If replying to the group, please do not mail me too

Nov 15 '05 #4
-----Original Message-----
Jon Skeet <sk***@pobox.co m> wrote:
Personally, there are things I'd rather see in the *language* (and attributes which the C# compiler should recognise) such
as:
<snip>

Oh, and also some way of accessing named indexers (and preferrably anicer way of naming them, too). Generics will make this slightly lessimportant, but it's still not terribly easy to provide an efficient,type safe, read-only indexer.

--
Jon Skeet - <sk***@pobox.co m>
http://www.pobox.com/~skeet/
If replying to the group, please do not mail me too
.


You are correct. There are a number of improvements that
could be added to the language. My suggestions were
mainly centered around the IDE. Really, I just don't see
why any IDE, compiler, and debugger, etc. enhancements
should be "language" specific. If ONE language benefits,
then ALL languages should benefit as well.
Nov 15 '05 #5
You know what i want? A way to define parameterized properties in general!!
Let's think about this for a moment...

If I write the following:

[System.Compil.. (insert namespace here depending on FW
version)...Inde xerName("MyInde xer")]
public string this [int Index]
{
get { } // get the string from a list here
set { } // set the string to list here
}

What I *really* get in IL, is a function explicitly named "get_MyIndexer" ,
with the [DefaultMember] attribute on it, and an int parameter. It's
basically a method that has special type bits calling it a "property" for
the sake of the consumer code (and don't get me wrong, I love the idea of
separating the concept of a "property" from a method *hinthint for the J
language by the OTHER company).

Ironically, the VB .NET prototype actually has code that's closer to what
actually happens in the IL -

Public Default Property MyIndexer ( ByVal Index As Integer ) As String

The cool thing about the VB syntax is that it allows parameterized
non-indexer (non default members) properties. It also allows you to specify
more than just one indexer on the class (I'd rather like to think of it as
multiple parameterized properties instead of multiple indexers actually). Of
course, it also helps that VB uses ( ) for both param lists and array index
specifiers, whereas C(#)(++) uses [ ] for one and ( ) for the other.

-Rob [MVP]

"Jon Skeet" <sk***@pobox.co m> wrote in message
news:MP******** *************** *@news.microsof t.com...
Jon Skeet <sk***@pobox.co m> wrote:
Personally, there are things I'd rather see in the *language* (and
attributes which the C# compiler should recognise) such as:


<snip>

Oh, and also some way of accessing named indexers (and preferrably a
nicer way of naming them, too). Generics will make this slightly less
important, but it's still not terribly easy to provide an efficient,
type safe, read-only indexer.

--
Jon Skeet - <sk***@pobox.co m>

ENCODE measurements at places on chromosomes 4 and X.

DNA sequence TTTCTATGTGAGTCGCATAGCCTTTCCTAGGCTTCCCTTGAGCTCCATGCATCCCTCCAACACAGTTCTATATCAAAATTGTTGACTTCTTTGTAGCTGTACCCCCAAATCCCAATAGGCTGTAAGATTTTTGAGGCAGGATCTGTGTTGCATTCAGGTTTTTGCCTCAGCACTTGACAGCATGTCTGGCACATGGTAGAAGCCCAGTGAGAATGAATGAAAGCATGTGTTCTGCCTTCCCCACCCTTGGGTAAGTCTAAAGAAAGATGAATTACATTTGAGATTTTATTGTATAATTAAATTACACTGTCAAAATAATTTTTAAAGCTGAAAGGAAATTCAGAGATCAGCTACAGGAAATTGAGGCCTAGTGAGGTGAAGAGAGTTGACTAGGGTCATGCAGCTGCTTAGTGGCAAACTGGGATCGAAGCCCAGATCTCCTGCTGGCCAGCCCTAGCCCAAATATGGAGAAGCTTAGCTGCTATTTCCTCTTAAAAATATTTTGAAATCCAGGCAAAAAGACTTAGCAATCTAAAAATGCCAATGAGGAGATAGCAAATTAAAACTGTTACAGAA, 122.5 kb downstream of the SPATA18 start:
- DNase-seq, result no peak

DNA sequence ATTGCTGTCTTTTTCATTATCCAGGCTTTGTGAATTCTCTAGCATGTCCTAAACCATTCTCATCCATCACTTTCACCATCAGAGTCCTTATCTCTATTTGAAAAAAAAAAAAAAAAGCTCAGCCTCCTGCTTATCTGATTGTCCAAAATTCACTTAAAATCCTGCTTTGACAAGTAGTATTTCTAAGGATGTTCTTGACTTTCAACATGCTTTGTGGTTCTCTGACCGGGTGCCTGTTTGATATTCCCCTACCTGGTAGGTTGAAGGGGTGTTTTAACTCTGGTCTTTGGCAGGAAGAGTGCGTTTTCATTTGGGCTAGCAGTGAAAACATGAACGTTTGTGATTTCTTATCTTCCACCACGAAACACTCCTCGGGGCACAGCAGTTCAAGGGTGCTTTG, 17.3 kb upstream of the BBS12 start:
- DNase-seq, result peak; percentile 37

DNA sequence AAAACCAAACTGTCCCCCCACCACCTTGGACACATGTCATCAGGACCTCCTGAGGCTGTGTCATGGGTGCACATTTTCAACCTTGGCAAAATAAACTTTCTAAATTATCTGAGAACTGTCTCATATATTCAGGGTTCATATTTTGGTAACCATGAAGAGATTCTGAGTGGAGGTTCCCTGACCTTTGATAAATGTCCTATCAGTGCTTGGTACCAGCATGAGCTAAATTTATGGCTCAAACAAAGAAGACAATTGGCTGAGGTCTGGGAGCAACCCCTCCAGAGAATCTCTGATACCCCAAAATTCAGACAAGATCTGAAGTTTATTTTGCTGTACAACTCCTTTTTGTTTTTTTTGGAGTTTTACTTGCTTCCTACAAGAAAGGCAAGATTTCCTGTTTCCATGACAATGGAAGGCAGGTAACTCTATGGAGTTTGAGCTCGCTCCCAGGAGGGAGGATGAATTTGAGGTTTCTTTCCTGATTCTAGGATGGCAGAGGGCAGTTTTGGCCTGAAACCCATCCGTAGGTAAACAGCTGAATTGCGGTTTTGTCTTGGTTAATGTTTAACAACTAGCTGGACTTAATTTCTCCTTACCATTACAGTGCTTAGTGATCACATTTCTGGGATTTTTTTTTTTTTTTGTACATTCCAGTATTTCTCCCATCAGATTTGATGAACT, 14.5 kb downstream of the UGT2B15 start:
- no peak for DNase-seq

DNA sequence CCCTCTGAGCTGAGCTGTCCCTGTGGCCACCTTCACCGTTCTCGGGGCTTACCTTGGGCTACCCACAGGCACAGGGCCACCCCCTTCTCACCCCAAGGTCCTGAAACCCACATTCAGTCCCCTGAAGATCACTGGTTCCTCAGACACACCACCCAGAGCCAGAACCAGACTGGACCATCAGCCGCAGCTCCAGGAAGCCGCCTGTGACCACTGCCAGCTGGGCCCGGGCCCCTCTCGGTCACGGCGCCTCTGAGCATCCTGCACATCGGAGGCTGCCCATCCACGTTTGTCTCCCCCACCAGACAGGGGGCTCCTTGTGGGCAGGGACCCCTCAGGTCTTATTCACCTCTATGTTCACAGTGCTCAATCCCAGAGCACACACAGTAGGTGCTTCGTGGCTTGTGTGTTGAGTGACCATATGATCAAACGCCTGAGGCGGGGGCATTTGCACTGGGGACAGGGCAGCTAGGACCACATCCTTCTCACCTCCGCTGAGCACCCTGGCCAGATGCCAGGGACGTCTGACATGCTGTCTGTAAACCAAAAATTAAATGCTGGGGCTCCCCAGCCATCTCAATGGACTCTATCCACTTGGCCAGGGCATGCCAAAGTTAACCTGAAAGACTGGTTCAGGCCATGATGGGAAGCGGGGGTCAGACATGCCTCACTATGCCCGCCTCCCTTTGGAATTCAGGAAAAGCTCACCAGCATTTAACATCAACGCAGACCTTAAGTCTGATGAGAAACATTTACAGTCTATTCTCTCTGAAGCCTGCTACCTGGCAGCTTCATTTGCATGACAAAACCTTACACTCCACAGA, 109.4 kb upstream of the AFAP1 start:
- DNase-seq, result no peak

http://www.pobox.com/~skeet/
If replying to the group, please do not mail me too

Nov 15 '05 #6

"Jon Skeet" <sk***@pobox.co m> wrote in message
news:MP******** *************** *@news.microsof t.com...
Keith K <kp******@linux mail.org> wrote:
<some snippage here...>
o Explicit control over beforefieldinit
o Properties with separate access/mutate protection levels (I believe
we're getting this)
According to a dev chat, that is correct - we are getting this (about time!)
:-)
Chalk one up to old VB, which actually did this correctly.
I believe you can find the transcript at either msdn.com or csharp.net.
o Variables declared within properties, which then can't be accessed
by other methods (except possibly where there's a new attribute
specified, eg AccessPropertyF ields, to allow easier serialization)
I'm not sure I understand this properly. I mean, local variables can't be
accessed by other methods as it is, and how does this affect serialization.
There might be something interesting here, so i'm curious :-)
o Possibly an attribute to be specified on the derived class which
would tell the compiler to effectively "inherit" the constructors
from the base class (ie automatically provide stub versions which
just call the base version)
Well, there's been a lot of this kind of talk over other OOP languages, and
all I can say is that it starts language civel wars :-)
There are some legit reasons why constructors aren't inherited and
overridable (well, no inheritance means no overridable by definition i
suppose).
Personally, I wouldn't mind seeing constructors being part of the interface,
so you can do things like properly mandate constructor signatures when they
are absolutely required (like for serialization - ISerializable, as an
example).

-Rob [MVP]
--
Jon Skeet - <sk***@pobox.co m>
http://www.pobox.com/~skeet/
If replying to the group, please do not mail me too

Nov 15 '05 #7
You know what i want? A way to define parameterized properties in general!!
Let's think about this for a moment...

If I write the following:

[System.Compil.. (insert namespace here depending on FW
version)...Inde xerName("MyInde xer")]
public string this [int Index]
{
get { } // get the string from a list here
set { } // set the string to list here
}